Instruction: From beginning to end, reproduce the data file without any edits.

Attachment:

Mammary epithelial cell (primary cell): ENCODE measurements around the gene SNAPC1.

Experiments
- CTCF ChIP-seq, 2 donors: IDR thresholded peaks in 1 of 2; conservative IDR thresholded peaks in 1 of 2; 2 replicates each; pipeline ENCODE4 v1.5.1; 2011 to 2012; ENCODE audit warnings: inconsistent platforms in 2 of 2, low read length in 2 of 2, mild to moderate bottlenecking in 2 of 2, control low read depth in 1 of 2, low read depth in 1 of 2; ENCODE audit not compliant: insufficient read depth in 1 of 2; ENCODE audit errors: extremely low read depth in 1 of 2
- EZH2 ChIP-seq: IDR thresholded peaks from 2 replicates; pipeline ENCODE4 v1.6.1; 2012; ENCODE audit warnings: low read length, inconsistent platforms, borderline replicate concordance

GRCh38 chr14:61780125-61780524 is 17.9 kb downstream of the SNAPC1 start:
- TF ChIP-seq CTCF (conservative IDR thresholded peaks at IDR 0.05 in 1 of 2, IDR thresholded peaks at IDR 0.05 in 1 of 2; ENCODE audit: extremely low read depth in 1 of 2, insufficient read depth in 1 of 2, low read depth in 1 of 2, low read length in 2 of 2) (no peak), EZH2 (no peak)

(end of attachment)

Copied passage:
Mammary epithelial cell (primary cell): ENCODE measurements around the gene SNAPC1.

Experiments
- CTCF ChIP-seq, 2 donors: IDR thresholded peaks in 1 of 2; conservative IDR thresholded peaks in 1 of 2; 2 replicates each; pipeline ENCODE4 v1.5.1; 2011 to 2012; ENCODE audit warnings: inconsistent platforms in 2 of 2, low read length in 2 of 2, mild to moderate bottlenecking in 2 of 2, control low read depth in 1 of 2, low read depth in 1 of 2; ENCODE audit not compliant: insufficient read depth in 1 of 2; ENCODE audit errors: extremely low read depth in 1 of 2
- EZH2 ChIP-seq: IDR thresholded peaks from 2 replicates; pipeline ENCODE4 v1.6.1; 2012; ENCODE audit warnings: low read length, inconsistent platforms, borderline replicate concordance

GRCh38 chr14:61780125-61780524 is 17.9 kb downstream of the SNAPC1 start:
- TF ChIP-seq CTCF (conservative IDR thresholded peaks at IDR 0.05 in 1 of 2, IDR thresholded peaks at IDR 0.05 in 1 of 2; ENCODE audit: extremely low read depth in 1 of 2, insufficient read depth in 1 of 2, low read depth in 1 of 2, low read length in 2 of 2) (no peak), EZH2 (no peak)